HTR-PM is taken, for example, to introduce some most important features of HTR.

As mentioned above, HTR-PM consists of two pebble-bed reactor modules coupled with a 210 MW steam turbine. Each reactor module includes a reactor pressure vessel; graphite, carbon, and metallic reactor internals; a steam generator; and a main helium blower. HTRs use graphite as a moderator as well as structural material and helium as a coolant which could reach 750°C at the core outlet. [12]

Spherical fuel element with a diameter of 60 mm (Figure 3) is used in HTR-PM. Each fuel element contains about 12,000 coated particles which are uniformly embedded in a graphite matrix of 50 mm in diameter and an outer fuel-free zone of pure graphite surrounds the fuel graphite matrix. A coated fuel particle is composed of an UO2 kernel of 0.5 mm diameter and three pyrolytic carbon (PyC) layers and one SiC layer (TRISO) [13]. Experimental results show that the spherical fuel element will effectively be retained under 2200°C, which exceeds the safety limit of 1620°C for any operating or accident condition. The heat-resistant property of spherical fuel element ensures core would not melt down.

A unique fuel-discharge system allows the operation mode of HTR-PM to adopt continuous fuel loading and discharging. Fuel elements go through the core by gravity from up and down and are discharged through a fuel extraction pipe at the core bottom. The discharged fuel elements would be measured one by one to check their states of burn-up. A fuel element will be transported into the spent fuel storage tank if it reaches the design burn-up; otherwise, it will pass the core once again.

Average core power density of HTR-PM is about 3 MW/m3 while pressurized water reactor about 100 MW/m3. Lower power density means greater thermal-inertia and a slower rise in core temperature under accident conditions. Besides, two independent shutdown systems are installed in HTR-PM: a control rod system and a small absorber sphere (SAS) system.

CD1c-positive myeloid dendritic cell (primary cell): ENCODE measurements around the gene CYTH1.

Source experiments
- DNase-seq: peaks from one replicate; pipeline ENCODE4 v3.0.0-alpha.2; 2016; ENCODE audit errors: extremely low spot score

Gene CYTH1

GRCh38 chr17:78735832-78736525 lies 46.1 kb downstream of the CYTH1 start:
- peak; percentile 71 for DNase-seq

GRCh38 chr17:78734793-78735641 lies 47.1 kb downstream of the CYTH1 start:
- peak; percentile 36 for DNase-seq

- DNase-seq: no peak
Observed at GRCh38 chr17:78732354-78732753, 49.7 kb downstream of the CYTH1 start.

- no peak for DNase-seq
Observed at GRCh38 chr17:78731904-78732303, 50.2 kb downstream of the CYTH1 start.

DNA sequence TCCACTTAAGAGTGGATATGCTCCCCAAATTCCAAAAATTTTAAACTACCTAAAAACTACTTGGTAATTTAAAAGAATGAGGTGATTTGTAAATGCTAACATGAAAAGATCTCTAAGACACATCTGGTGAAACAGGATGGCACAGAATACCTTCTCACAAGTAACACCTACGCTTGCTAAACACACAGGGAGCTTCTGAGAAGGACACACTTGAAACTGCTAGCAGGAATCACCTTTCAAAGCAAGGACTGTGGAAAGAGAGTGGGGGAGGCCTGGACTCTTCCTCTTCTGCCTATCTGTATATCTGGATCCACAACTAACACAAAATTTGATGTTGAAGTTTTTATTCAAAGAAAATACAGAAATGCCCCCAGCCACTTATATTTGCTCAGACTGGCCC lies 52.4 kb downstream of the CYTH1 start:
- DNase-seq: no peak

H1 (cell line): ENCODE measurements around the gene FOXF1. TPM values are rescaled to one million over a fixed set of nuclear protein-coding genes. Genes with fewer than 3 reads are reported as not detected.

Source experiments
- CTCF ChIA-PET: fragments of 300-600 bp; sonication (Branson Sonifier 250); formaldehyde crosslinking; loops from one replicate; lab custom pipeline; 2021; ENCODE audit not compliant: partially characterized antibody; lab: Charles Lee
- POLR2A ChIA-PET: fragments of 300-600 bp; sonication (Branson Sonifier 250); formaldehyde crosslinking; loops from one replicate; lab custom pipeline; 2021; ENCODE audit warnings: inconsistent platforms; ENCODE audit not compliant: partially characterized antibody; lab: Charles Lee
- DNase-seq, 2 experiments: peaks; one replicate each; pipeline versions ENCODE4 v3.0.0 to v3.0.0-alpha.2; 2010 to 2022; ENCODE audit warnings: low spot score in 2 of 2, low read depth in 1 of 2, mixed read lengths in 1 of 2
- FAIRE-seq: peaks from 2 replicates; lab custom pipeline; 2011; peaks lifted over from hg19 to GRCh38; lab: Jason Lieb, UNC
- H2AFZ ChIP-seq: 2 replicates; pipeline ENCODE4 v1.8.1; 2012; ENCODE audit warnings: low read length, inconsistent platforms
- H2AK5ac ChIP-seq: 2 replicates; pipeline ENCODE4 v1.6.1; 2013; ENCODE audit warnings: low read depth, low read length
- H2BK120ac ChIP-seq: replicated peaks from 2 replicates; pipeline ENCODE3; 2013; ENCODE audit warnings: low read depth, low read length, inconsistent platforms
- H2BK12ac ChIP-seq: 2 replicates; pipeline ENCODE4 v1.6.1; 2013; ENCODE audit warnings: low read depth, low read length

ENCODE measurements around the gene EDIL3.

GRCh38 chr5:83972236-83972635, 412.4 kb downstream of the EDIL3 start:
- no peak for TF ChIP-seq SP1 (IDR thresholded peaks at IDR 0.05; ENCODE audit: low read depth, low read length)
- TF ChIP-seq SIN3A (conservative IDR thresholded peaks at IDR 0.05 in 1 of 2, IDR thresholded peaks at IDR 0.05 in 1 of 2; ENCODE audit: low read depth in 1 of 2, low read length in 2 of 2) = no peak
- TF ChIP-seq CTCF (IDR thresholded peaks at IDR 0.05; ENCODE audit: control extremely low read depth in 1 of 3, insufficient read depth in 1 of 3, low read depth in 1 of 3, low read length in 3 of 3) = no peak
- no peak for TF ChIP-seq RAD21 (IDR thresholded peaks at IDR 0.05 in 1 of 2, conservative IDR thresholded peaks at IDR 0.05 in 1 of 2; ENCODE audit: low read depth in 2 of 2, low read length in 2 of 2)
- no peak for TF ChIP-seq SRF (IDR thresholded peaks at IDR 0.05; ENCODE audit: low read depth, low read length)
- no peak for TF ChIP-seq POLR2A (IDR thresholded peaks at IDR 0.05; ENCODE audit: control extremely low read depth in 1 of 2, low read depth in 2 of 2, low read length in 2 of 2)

HTR-10, HTR-PM, and HTR-PM600 share the same operation model and physical process, resulting in the same source term generation mechanism. Hence, HTR-STAC could be applied to the source term analysis of all these HTRs.

3. HTR-STAC Description

The objective of HTR-STAC is to study the accumulation and release of several significant nuclides, such as cesium, strontium, silver, iodide, tritium, etc., in normal and accident condition of pebble-bed HTR. The structure of HTR-STAC is modular and it consists of five units, including LOOP (Primary Circuit Source Term Analysis Code), NORMAL (Normal Condition Airborne Source Term Analysis Code), ARCC (Accident Release Category Calculation code), CARBON (C-14 Source Term Analysis Code), and TRUM (Tritium Source Term Analysis Code) (Figure 4). Each unit can be run independently for separate tests or coupled to take the overall evaluation.

The programming language is Python and the code runs on a PC in diverse environments such as Linux and Windows. In addition, a visual interface with parameters input, results display, and output documents download function is being developed (Figure 5).

3.1. LOOP

To estimate the effect of the most serious accident, i.e., the core melt accident, the amount of core radioactivity has been a significant issue for reactors for a long time. Based on the special design, the special spherical fuel element will be perfect under any accidental condition and there is no melt down of the reactor core. However, fission product (FP) still release from fuel elements would transport in the primary circuit via helium cycle. The primary radioactivity could release slowly under norm operating condition and would be a major source of radioactivity release during an accident. Hence, the primary circuit coolant radioactivity under normal operating conditions of HTRs should be studied and LOOP aims to do that.

FPs in helium is mainly generated in two ways: coated fuel particles failure and uranium contamination. It is found that a very small amount of TRISO particles with a defect layer in spherical fuel elements during the fabrication process and the irradiation would also induce few coated fuel particles failure [18]. Uranium contamination mainly exists on the surface of the coating layer and matrix graphite and sometimes also on natural graphite. Furthermore, the continuous reductions of FPs caused by atom decay, helium purification system, and deposition on the primary circuit surface should be considered in the calculation. The dynamic equation of FPs in the primary circuit could be addressed as: the concentration of nuclide FP i (Bq·m−3 s−1).: the release rate of FP i from the core fuel element (Bq/s).: the volume of primary circuit air space (m3).: the decay constant of FP i (s−1).: purification flow of the helium purification system (m3/s).: purification efficiency of helium purification system of FP I (%).: the deposition rate of FP i per cycle (%).: the cycle time of primary circuit helium (s).: the leak rate of primary circuit helium (%·s−1).: neutron absorption cross section of FP i (cm2).: core average neutron fluence rate (cm−2·s−1).: time for helium to pass through the core per cycle (s).